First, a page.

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Celebrate migration season at the bird observatory

-Marilyn Holland photo

As birds are returning to their wintering grounds in the southern hemisphere, Prince Edward Point Bird Observatory is in full operation monitoring migrations.

A full suite of thrushes, vireos and warblers has been observed and banded at the observatory on Prince Edward County’s south shore over the past three weeks. As birds continue to stream through, resting and feeding before continuing their journey south, waterfowl are also arriving to spend the winter in the waters off the south shore.

The South Shore Important Bird and Biodiversity Area includes approximately 26 square kilometres of land and 65 square kilometres of near shore waters – encompassing about 30 kilometres of shoreline, the only lengthy, undeveloped strip of shoreline remaining on Lake Ontario.

This public is invited to view species and to learn about the activities at the Bird Observatory. Fall banding will continue every morning until Oct. 31, weather permitting. Nets are open for six hours after dawn so it is best to visit the observatory in mornings to see the birds up close.

Public activities begin with two half-day Fall Warbler Identification Workshops on Mondays Sept. 18 and 25. The workshops will be led by PEPtBO president Peter Fuller and will give participants tips and shortcuts for identifying those “confusing fall warblers”. The workshops are free of charge, but require interested individuals to register at .

On Thanksgiving weekend, PEPtBO offers two-hour guided hikes from the Bird Observatory on the Saturday and Monday, beginning at 9 am. On Saturday, Oct. 7 the public is invited join in the ‘Big Sit Raptor Watch’ from 11 am to 2 pm (bring your own lawn chair) and to view the Northern Saw Whet Owl banding from 8-9:30 pm. No registration is required for these activities. The owl banding will be cancelled in the event of rain.

The NatureHood educational program also continues. School groups are invited to the Bird Observatory for a half day curriculum linked program tailored to the grade level of the class. For information, or to book a visit, contact NatureHood Co-ordinators Cheryl Chapman ( ) or Mark Read ( )

Dr. Bridget Stutchbury is set to be the guest speaker at the PEPtBO annual fall funding dinner and silent auction on Saturday, Oct. 28 at the Waring House Inn. Dr. Stutchbury’s talk will be titled: Mission Impossible? Tracking the fate of young Wood Thrushes in a fragmented landscape. Tickets are $75 and include a tax receipt for the non-dinner portion. For more information, and tips on visiting the observatory, go to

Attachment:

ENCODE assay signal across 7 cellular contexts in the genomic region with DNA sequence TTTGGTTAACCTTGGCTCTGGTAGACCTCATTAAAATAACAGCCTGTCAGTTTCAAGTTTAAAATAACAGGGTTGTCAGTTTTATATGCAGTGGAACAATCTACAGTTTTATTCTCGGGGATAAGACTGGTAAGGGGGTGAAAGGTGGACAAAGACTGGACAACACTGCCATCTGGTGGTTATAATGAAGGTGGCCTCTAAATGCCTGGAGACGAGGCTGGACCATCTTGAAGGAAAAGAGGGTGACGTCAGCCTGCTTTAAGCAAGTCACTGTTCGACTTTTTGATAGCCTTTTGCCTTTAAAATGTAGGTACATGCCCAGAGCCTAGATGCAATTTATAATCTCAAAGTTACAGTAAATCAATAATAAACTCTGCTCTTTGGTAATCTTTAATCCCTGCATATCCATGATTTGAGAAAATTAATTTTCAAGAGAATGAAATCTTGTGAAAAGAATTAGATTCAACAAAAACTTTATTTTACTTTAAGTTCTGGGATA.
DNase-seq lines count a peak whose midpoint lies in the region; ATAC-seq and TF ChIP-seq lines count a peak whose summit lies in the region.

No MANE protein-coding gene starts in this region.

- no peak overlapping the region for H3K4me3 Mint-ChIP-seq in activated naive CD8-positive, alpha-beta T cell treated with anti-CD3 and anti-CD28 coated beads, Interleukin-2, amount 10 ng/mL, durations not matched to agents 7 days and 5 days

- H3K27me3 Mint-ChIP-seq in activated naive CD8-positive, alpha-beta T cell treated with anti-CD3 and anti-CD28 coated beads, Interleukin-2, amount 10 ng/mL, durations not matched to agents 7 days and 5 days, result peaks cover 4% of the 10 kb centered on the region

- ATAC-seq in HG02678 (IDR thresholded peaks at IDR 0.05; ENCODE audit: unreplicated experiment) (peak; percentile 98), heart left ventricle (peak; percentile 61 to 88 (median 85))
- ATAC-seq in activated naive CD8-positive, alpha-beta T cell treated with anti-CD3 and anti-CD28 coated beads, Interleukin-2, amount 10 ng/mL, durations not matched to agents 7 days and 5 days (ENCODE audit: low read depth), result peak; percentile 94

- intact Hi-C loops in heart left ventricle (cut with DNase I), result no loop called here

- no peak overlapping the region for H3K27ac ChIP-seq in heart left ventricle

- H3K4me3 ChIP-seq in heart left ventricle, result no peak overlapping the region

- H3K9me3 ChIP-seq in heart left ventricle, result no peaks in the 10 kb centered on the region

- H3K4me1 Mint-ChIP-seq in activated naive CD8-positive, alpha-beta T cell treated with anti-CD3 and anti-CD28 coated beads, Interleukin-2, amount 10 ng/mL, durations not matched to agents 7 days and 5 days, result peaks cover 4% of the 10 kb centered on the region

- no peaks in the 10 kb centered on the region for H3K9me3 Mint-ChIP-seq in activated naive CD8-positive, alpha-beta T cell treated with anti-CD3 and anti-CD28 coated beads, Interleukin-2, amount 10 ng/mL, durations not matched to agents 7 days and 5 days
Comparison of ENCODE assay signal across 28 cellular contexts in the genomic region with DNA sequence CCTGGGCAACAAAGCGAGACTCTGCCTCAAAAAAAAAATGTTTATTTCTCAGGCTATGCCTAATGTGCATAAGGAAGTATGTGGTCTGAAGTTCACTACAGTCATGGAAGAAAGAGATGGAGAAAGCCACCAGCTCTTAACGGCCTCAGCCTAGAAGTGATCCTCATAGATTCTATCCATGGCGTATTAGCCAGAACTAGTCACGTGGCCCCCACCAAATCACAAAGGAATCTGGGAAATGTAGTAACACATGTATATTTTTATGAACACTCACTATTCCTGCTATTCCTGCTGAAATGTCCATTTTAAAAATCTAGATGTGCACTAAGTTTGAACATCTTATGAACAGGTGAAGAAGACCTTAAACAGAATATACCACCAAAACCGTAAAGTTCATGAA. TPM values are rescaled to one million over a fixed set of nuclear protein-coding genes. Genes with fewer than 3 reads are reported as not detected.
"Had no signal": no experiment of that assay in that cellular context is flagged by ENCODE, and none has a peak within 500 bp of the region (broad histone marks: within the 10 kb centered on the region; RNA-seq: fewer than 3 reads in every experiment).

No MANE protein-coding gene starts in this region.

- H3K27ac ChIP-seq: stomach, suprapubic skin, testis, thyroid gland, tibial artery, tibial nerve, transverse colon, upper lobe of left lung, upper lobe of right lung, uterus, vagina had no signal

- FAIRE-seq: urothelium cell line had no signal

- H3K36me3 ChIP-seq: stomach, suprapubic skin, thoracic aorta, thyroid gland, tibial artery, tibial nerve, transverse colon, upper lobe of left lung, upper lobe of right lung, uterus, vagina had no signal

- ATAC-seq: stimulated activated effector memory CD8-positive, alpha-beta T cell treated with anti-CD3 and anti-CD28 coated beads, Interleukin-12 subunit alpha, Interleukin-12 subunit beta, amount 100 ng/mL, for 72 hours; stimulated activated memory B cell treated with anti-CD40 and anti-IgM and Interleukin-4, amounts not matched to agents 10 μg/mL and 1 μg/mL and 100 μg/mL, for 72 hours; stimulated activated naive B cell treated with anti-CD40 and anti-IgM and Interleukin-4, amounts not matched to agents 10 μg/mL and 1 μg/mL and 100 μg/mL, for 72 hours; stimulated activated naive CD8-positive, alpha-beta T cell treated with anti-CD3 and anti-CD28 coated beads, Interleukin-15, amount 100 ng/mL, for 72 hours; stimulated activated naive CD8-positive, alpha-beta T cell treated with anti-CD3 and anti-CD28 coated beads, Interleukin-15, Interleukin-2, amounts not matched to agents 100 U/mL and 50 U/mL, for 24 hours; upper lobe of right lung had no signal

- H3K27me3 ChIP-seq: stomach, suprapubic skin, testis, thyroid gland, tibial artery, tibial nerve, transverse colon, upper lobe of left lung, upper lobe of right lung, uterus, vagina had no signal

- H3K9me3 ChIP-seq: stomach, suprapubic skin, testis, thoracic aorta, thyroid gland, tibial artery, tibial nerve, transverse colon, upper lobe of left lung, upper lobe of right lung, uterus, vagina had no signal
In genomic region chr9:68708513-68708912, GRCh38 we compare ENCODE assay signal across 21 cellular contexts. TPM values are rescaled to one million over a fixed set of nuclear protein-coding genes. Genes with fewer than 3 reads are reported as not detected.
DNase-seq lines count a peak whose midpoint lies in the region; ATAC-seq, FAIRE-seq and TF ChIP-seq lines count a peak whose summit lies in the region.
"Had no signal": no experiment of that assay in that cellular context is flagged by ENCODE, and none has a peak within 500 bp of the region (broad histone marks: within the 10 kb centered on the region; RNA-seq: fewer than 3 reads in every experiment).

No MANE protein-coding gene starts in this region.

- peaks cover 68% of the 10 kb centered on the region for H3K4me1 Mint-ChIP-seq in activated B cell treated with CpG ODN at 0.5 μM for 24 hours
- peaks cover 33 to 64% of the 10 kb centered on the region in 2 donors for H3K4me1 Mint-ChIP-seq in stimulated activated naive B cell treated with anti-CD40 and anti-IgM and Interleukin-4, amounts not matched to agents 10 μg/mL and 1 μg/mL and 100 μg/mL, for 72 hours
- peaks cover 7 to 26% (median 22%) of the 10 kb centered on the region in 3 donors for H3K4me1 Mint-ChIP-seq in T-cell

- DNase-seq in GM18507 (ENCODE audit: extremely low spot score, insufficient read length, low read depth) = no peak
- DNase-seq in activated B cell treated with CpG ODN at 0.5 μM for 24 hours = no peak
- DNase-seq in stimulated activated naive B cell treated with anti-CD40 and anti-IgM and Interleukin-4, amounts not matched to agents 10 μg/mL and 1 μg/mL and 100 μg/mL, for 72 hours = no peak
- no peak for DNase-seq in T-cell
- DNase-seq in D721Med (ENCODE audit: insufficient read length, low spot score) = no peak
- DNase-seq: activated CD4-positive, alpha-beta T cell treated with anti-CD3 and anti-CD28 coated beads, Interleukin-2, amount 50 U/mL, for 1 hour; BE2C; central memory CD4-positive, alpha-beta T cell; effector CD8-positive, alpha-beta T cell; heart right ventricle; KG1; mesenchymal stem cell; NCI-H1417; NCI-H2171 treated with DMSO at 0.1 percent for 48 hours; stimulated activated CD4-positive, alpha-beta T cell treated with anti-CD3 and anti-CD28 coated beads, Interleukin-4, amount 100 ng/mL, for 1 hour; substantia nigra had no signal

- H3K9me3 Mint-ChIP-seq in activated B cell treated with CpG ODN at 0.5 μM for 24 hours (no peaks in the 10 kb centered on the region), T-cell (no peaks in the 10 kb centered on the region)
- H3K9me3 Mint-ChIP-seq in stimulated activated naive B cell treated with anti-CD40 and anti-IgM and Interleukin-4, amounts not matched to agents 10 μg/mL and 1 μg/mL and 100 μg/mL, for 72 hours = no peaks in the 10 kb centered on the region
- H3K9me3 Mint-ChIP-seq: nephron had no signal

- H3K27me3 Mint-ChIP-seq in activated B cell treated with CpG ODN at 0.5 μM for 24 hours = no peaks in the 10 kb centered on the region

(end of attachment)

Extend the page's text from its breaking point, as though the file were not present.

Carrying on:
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  1. ADJ says:

    Finally! someone else who recognizes the torture for lack of a better word these birds are put through. Imagine being trapped,entangled possibly upside down in a so called “mist net” for possibly 2-3 hours or even longer. And for what? So someone can come along and squeeze a metal band on your leg. Then there is the possibility the same bird will be caught again,even next week or the same way in the Spring migration! And all this for what? I want the birds protected yes but I don’t see this as anything but a science experiment.I congratulate the birders for their fight against the turbines but please,enjoy the migrating birds without your curious fascination with where they’ve been, how many miles they fly,how much they weigh etc.
    Oh I know I’m going to catch it from the Tilley folks but sorry it’s the way I feel.

  2. Bill Woods says:

    As these birds fly south with their offspring and friends, they are netted traumatically and handled by humans. When they are eventually released their flock is miles away without them. I would like to know what advantage this is to nature?

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